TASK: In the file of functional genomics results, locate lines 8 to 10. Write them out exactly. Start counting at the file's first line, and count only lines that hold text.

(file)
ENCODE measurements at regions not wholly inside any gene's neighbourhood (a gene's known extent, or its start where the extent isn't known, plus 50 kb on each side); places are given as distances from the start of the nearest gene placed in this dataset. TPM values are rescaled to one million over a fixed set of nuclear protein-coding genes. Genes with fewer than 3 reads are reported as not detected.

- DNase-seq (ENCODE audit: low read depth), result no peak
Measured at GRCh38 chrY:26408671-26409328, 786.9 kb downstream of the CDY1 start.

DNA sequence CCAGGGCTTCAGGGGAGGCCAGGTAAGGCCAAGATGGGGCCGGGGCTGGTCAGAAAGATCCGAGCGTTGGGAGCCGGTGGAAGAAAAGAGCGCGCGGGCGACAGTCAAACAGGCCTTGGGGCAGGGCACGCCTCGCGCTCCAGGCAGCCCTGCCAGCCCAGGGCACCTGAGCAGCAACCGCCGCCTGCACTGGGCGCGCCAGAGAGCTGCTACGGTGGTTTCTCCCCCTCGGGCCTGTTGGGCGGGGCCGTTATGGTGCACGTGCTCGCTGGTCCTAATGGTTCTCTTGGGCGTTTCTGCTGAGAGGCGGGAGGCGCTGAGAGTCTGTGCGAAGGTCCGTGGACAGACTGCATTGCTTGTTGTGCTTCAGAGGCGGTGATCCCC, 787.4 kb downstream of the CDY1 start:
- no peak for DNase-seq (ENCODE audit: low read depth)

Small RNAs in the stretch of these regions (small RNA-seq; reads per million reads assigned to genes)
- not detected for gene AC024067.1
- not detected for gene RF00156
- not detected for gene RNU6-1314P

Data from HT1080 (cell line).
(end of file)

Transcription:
- not detected for gene RF00156
- not detected for gene RNU6-1314P

Data from HT1080 (cell line).